Émile Gaillard chose to build his private mansion, which was completed in 1882 and which will be the home of the Cité de l’Économie et de la Monnaie, in the middle of the Plaine Monceau, urbanised in the second half of the nineteenth century. Originally designed to house his rich collection of artworks, it was acquired by the Banque de France in 1919.
The architectural complex, which is in the neo-Gothic and "eclectic" styles, is unique in Paris. It was classified as “Historic Monument” in 1999. The architects Victor-Jules Février (1842-1937) and Alphonse Defrasse (1860-1939) were responsible for its construction, the first for Émile Gaillard, the second for the Banque de France.
Victor-Jules Février was particularly inspired by the architecture of the Loire Valley Châteaux – by the Louis the 12’s wing of the Château of Blois and the Château of Gien. The fixing of the staircases, the high roofs, the Gothic gable windows and the brick facing testify to this.
A great collector, Émile Gaillard brought back from his travels in France and Europe not only works of art and furniture but also fireplaces and wood panelling
Completed in 1882, it was inaugurated in 1885 at a costume ball attended by nearly two thousand guests, with Émile Gaillard dressed as Henri II.
The mansion houses in the rue Berger and the rue Thann were then annexed to the building, these two houses having been built by Émile Gaillard to be rented out.
Old documents and the catalogue detailing the sale of Émile Gaillard’s artworks illustrate the richness of the interiors and the works displayed in the mansion. A great collector, Émile Gaillard brought back from his travels in France and Europe not only works of art and furniture but also fireplaces and wood panelling that he incorporated into the decor and ornamentation of the ceremonial rooms. The parts that have been conserved show the freedom with which genuine features and copies were combined at this time. The presence in the building of several sculpture portraits of Émile Gaillard and his architect testify to their complicity and sense of humour.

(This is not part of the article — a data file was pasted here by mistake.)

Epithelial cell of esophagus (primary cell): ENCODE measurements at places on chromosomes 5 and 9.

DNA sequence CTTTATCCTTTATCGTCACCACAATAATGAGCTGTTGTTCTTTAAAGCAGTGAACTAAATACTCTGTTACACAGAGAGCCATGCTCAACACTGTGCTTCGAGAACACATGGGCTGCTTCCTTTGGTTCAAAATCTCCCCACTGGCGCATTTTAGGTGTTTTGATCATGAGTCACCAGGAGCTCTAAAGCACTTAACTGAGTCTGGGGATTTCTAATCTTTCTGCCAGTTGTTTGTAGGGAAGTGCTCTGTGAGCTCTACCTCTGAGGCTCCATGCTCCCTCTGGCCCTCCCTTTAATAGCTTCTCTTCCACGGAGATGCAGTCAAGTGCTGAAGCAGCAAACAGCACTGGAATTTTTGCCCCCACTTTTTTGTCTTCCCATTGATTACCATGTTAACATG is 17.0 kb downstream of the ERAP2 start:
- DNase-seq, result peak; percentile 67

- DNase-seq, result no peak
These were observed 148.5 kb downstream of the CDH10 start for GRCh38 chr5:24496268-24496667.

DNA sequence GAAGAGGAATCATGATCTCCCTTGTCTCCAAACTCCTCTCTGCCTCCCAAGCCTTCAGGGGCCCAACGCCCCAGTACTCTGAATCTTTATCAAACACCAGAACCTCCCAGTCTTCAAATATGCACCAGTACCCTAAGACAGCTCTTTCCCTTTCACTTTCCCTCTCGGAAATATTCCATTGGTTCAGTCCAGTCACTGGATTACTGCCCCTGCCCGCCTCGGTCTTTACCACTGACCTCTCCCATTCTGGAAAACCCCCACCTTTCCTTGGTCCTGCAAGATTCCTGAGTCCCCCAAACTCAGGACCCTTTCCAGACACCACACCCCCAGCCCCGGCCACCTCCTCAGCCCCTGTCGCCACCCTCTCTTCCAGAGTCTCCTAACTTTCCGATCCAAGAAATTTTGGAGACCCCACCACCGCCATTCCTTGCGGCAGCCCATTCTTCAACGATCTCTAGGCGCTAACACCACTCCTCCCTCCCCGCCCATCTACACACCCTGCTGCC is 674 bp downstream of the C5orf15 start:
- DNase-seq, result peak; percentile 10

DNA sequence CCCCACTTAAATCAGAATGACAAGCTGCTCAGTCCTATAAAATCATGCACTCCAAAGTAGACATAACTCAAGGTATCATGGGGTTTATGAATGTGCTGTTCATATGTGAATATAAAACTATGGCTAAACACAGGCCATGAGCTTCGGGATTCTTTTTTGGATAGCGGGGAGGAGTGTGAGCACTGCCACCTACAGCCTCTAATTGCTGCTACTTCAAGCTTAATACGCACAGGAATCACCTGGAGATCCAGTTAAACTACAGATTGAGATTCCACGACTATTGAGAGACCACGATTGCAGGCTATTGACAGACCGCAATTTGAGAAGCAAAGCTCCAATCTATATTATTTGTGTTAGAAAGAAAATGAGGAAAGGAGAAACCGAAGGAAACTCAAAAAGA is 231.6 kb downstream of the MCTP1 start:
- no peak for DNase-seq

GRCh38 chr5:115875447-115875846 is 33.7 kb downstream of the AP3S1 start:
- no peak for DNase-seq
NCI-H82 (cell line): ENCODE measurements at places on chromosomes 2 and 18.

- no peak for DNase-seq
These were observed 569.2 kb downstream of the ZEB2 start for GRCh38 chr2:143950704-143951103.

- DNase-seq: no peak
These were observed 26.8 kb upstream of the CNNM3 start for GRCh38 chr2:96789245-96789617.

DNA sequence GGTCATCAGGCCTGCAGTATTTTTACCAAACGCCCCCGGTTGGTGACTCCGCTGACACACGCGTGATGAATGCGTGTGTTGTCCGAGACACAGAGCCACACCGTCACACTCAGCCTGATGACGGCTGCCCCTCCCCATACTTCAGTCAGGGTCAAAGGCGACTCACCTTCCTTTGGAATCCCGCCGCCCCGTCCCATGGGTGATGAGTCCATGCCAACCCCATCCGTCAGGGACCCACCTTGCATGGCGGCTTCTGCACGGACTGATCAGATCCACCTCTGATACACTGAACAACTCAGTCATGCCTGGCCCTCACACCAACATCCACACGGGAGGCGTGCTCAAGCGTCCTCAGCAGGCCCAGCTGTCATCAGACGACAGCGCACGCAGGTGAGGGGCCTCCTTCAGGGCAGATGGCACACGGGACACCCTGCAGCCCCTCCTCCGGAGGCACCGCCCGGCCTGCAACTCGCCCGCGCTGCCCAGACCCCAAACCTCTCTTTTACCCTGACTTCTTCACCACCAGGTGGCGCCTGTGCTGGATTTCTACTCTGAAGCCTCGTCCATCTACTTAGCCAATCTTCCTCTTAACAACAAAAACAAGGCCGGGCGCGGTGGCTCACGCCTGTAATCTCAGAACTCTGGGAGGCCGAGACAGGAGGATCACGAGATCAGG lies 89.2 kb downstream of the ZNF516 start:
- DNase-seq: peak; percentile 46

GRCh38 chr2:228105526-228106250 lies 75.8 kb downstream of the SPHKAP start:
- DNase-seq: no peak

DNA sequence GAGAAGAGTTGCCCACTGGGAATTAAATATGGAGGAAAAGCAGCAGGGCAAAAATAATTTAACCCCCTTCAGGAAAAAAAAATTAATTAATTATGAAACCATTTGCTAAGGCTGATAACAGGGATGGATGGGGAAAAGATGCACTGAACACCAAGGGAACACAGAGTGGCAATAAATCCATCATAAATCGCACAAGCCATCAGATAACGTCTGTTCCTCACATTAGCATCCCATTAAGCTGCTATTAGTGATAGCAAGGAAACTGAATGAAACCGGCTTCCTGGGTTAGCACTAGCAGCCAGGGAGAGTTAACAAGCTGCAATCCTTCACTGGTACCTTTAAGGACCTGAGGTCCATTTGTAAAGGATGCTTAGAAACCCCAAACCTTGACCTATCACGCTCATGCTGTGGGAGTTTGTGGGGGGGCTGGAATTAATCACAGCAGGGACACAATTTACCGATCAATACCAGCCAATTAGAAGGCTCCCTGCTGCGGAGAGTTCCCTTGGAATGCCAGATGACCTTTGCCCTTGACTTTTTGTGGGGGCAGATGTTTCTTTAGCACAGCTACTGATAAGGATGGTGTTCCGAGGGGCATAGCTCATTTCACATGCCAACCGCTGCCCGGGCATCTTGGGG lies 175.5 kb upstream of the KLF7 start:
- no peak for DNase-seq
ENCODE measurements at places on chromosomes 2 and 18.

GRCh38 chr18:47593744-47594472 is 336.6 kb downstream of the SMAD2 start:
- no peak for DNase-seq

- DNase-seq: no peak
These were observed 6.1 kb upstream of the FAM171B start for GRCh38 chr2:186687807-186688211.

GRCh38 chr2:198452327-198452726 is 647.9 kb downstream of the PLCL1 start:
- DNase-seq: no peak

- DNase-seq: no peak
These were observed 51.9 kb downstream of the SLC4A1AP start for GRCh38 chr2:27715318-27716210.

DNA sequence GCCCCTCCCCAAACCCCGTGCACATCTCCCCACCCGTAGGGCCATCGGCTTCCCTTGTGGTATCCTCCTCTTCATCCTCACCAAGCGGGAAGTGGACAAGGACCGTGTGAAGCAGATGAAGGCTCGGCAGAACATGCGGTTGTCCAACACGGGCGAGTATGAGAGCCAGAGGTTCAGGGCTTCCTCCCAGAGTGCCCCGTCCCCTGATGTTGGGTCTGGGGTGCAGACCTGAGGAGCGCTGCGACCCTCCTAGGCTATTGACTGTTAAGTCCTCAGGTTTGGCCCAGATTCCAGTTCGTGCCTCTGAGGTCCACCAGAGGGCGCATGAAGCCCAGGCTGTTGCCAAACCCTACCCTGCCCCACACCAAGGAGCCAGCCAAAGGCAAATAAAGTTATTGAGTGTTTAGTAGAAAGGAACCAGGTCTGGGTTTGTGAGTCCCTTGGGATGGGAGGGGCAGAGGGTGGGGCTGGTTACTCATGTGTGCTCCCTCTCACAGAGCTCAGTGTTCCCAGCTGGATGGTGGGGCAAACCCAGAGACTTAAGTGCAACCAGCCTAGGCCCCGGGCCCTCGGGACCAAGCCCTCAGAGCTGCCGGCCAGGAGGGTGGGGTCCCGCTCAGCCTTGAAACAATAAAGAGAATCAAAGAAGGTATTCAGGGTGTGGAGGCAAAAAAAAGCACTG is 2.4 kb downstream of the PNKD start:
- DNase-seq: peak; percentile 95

After the financier’s death in 1902, most of his collection was sold off. The Hôtel Gaillard was put on sale in 1904.
But it was only in 1919 that it was bought by the Banque de France and converted into one of its branches by the architect Alphonse Defrasse and the interior decorator Jean-Henri Jansen. This new branch was opened in 1923.
The extensions carried out by the Banque de France consisted in constructing in the courtyard of Émile Gaillard’s mansion houses a large hall for the Banque de France’s customers and a highly secure safe room.
While introducing the "Banque de France style" into the building, Alphonse Defrasse echoed the work of Février, notably in the treatment of the inner wall of the hall and in the decor of the woodwork of the counter, known as "serviettes".
The safe room is on two levels. It is protected by a moat, which to this day is filled with water, and is accessed by a rolling bridge, making this secret place one of the most unusual in Paris.
See on a map : 17th arrondissement of Paris
Get to know more on Wikipedia
Published on 6 July 2011.